16 Ways to Handle Bad Online Reviews

Hoteliers and Bad Online Reviews

Every hotel manager knows that when a guest has a problem, the experience of resolving the issue has a profound impact on future purchases. This effect has been amplified as social media and web review sites enable customer service experiences to be widely shared with almost everyone. In fact, a 2013 survey by Zendesk found that customers are much more likely to leave a bad review on social media than they are to sing its praises. It is well understood in hospitality that "100 awesome deeds will go unrewarded online but screw up once and it is shared on TripAdvisor."

That is why getting positive online reviews on sites like Yelp, TripAdvisor, and even Google Map List (Google Plus Local) is vital, particularly as pertains to new customer acquisition. While no one wants to get negative reviews, they sometimes happen. Here are 16 ways to deal with them should they occur:


1- Take bad reviews very seriously

Take Online Reviews Seriously

Even one very bad review could hurt your reputation. Based on Zendesk survey, 54% of people who write bad reviews share their negative review with more than 5 people. Think of bad reviews as fire and social media as an unlimited source of fuel (don't add fuel to the fire)! A small fire might not hurt you that much, but since people share bad reviews on social media, you might want to take it seriously. (Read more about Why do TripAdvisor reviews matter)


2- First count to 10 and cool down!

Hoteliers should cool down

Don't fight fire with fire. If you read an online review, no matter how bad it is, take a few minutes to cool down and even consult with your team. Try to see it from your customer's point of view. Also, you can read about Top Tips for Dealing with Online Reviews of Your Hotel here to be prepared while cooling down.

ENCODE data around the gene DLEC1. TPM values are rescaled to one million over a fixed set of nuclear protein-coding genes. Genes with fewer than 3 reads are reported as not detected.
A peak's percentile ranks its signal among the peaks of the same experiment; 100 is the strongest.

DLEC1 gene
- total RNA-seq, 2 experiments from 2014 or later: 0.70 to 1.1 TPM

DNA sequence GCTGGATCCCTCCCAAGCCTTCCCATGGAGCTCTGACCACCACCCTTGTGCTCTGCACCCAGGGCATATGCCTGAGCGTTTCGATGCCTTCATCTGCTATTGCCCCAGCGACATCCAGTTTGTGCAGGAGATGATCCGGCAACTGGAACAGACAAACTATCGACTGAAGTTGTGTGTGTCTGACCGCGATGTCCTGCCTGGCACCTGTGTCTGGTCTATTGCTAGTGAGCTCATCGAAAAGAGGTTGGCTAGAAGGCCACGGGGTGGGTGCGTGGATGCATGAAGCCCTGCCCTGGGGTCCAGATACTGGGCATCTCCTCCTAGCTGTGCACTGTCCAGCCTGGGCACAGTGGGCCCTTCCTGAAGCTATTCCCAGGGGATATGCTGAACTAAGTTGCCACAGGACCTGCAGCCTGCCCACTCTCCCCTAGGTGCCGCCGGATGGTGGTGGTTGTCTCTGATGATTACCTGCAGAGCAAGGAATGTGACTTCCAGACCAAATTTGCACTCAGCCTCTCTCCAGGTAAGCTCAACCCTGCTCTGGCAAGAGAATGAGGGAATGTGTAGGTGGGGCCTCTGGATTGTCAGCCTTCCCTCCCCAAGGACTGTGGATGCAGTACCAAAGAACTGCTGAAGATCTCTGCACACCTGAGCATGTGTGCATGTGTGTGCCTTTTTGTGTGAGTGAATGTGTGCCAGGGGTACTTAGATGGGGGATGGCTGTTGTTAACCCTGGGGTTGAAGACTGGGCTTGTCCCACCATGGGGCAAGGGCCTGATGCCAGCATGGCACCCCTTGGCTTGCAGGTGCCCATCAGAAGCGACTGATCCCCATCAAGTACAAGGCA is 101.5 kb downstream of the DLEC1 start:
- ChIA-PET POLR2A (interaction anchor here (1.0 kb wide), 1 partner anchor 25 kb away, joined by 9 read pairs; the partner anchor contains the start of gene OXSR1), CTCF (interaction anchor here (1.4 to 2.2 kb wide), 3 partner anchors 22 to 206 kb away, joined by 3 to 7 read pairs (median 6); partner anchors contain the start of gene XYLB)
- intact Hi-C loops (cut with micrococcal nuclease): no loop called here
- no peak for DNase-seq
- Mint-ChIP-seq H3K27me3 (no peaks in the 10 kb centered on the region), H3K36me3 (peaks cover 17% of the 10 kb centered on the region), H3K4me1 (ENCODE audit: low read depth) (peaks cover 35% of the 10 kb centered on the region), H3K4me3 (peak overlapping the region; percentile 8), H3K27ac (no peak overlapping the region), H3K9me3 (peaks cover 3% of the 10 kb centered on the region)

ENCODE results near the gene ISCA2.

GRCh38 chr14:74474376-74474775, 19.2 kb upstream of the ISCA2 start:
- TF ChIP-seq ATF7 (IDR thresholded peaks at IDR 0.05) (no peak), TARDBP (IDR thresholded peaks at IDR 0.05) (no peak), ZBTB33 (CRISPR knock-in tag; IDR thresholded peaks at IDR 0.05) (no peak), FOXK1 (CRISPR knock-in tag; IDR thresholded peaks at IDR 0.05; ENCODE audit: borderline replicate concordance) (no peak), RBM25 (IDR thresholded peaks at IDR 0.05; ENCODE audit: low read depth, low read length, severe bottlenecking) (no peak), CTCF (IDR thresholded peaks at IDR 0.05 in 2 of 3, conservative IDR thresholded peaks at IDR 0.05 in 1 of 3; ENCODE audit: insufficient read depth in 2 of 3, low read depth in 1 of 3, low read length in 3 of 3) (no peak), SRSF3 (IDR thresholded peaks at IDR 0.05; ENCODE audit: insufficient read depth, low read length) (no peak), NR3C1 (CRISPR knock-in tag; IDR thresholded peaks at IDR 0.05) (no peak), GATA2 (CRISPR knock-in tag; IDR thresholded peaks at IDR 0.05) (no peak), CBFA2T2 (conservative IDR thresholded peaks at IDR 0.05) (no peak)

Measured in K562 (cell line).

3- Don't hide! Respond promptly

Hoteliers shouldn't hide

Cooling down is great. But you need to take quick actions before it's too late. In this study, 69% of customers attributed their good customer service experience to quick resolution of their problem and even worse, 72% blamed their bad customer service interaction on having to explain their problem to multiple people.


4- Take the issue offline first and then share the result online

Take complaints and issues offline and avoid social media at first

If possible, try to solve the customer's problem anywhere other than social media. Emails and phone calls are okay most of the times but never try to talk to them via social media as your first touch. As a hotelier, we can assume that you have great communication skills. Use that to calm your angry customers. No matter how bad they talk, let them cool down over the phone or email instead of social media. 


5- Recognize the feedback as a marketing opportunity

Recognize the feedback as a marketing opportunity

Studies such as "Positive Effects of Negative Publicity: When Negative Reviews Increase Sales" show that feedback no matter how negative, could become a goldmine of marketing opportunities that could lead to more sales (in your case, more bookings!). If someone left a negative review on Yelp or TripAdvisor, you now have an opportunity to do something positive that everyone can see. You can become the bigger person here!


6- Apologize and own the mistake 

Hoteliers apologizing

Never try to convince someone that they are wrong! That's the worst way to handle online reviews. The very first thing that you should do is to apologize like you really mean it. Address facts in your response and explain how you are going to fix the issue(s). Also, always keep the unhappy customer in the loop. If you truly have fixed the problem, let them know so they can understand that you took them seriously.

But be aware of setting up high expectations. If you know the issue is not going to be resolved soon, don not give the unhappy customer the wrong idea. That could only make things worse.


7- Be polite

Even when you own the mistake and respond professionally, people might take it the wrong way. Be sure that you are being polite and your approach towards solving the issue is also based on your kindness and professionalism. Sometimes, you need to Show a Little Love and Create Emotional Connections with Your Guests.